I have been going through my 35mm archives looking through images from the 1980s to include in a possible artist book for the Mallee Routes project. This would be a book that is associated with the initial Mallee Routes exhibition at the Atkins Photo Lab in 2017. I just left a pile of small prints on a table for people to look at. It wasn’t a very successful mode of presentation.
I came across this image of an agricultural landscape in the Mt Lofty Ranges amongst a number of other images of the Mallee and the Riverland.
From memory, this picture would have been made with a Leicaflex SLR whilst I was on a day trip around the Mt Lofty Ranges in the VW Kombi.
This picture of a melaleuca in the morning light was made on an early trip to the Coorong in South Australia in the late 1990s. We stayed at some cottages at a property called Gemini Downs, which was just north of Salt Creek. I remember that it was very cold at night and that the heating in the cabin was minimal.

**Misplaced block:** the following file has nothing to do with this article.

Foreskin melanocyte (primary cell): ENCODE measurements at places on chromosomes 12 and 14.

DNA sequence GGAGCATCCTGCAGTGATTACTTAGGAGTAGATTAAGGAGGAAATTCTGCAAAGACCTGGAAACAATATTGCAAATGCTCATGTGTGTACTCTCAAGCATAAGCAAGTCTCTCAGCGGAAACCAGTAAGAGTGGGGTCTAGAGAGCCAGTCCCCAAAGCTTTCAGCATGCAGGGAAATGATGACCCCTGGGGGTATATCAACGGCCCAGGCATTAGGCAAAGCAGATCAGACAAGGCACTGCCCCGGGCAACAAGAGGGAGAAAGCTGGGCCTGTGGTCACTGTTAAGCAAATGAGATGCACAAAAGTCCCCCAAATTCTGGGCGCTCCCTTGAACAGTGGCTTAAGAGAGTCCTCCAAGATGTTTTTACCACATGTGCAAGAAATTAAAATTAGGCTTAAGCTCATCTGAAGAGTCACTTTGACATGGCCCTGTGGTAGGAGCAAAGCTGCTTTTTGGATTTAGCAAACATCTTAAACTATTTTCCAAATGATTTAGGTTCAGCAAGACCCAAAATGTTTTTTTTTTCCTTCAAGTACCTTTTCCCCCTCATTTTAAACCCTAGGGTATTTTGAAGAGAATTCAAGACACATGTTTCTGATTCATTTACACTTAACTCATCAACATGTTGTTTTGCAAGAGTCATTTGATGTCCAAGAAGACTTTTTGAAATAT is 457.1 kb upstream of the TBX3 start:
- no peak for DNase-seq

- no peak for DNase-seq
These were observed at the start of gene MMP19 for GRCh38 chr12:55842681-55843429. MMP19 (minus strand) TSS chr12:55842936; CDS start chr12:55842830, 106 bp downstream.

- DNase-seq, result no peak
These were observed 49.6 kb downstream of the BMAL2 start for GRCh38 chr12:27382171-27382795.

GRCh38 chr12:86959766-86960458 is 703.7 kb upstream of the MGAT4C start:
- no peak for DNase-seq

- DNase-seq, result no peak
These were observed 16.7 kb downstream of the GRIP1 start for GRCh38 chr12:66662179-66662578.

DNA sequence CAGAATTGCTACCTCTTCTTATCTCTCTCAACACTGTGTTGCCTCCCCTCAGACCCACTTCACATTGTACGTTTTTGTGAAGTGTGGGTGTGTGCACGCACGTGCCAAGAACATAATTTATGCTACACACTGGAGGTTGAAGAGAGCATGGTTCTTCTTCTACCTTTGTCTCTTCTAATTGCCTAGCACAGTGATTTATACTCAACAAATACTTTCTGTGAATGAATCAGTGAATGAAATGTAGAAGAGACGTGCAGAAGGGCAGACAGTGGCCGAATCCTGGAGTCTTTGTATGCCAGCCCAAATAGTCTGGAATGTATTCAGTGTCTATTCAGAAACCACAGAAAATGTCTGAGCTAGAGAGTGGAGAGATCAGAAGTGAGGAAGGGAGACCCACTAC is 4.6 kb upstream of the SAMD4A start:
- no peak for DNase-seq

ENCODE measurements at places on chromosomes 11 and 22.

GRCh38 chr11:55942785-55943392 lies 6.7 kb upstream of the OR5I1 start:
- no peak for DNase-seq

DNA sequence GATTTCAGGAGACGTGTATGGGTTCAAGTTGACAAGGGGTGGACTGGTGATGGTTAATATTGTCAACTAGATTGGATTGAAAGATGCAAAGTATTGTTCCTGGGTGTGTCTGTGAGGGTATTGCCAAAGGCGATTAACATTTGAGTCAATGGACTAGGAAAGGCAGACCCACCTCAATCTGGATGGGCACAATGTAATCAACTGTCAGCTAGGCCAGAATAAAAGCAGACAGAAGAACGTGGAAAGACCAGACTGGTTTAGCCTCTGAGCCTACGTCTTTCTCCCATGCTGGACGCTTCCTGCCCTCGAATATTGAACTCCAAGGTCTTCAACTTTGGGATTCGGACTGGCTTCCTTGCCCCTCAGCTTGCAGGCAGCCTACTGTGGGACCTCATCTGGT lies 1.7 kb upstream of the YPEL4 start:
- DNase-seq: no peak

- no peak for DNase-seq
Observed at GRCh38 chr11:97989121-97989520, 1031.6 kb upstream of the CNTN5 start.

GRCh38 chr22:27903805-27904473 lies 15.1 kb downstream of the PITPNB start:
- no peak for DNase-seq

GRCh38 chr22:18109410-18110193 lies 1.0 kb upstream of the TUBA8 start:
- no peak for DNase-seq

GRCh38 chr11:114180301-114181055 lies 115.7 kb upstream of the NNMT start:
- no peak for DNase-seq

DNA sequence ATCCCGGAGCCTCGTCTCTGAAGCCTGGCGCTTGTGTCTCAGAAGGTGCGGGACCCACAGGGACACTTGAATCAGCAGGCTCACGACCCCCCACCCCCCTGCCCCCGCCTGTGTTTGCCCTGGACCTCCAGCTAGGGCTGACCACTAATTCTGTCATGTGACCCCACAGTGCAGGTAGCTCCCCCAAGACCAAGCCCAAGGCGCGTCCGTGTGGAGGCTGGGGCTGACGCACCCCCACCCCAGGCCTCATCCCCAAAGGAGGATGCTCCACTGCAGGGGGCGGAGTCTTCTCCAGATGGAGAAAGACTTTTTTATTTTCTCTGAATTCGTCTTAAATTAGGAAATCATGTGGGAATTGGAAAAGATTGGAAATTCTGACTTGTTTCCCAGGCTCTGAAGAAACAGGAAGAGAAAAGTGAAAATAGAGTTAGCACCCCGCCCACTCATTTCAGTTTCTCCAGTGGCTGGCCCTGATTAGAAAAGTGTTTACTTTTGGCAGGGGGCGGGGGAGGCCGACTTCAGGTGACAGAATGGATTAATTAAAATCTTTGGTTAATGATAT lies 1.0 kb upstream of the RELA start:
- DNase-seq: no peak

This was an edgeland around Salt Creek and it was just outside the Coorong National Park. It used by fishermen to access the water, and from memory, there was a fishermans’ hut nearby. Continue reading →
In the early part of the 1970-2000 period photography in Adelaide overcame its traditional banishment by the art institution. It was finally recognised as potentially being a medium in its own right as an art form that had its own intrinsic qualities and capital value, which could be collected and subject to critical and art historical scrutiny. Photography, for instance, made a modest appearance in Christopher Allen’s 1997 text Art in Australia: From Colonisation to Postmodernism, where Sue Ford, Ponch Hawkes and Carol Jerremswere mentioned in relation to the women’s art movement in the 1970s and Anne Zahalka, Fiona Hall and Bill Henson were mentioned in relation to postmodernism in the 1980s.
Art photography became a part of the culture of the modernist art institution (largely shaped by MOMA) where art is framed and appears as autonomous; both as something apart from the everyday world and only referring to its own history, dynamics and language. What underpins this is the modernist idea of art as an uninterrupted continuum laid out in a suite of connected rooms in an art gallery that functions as a museum.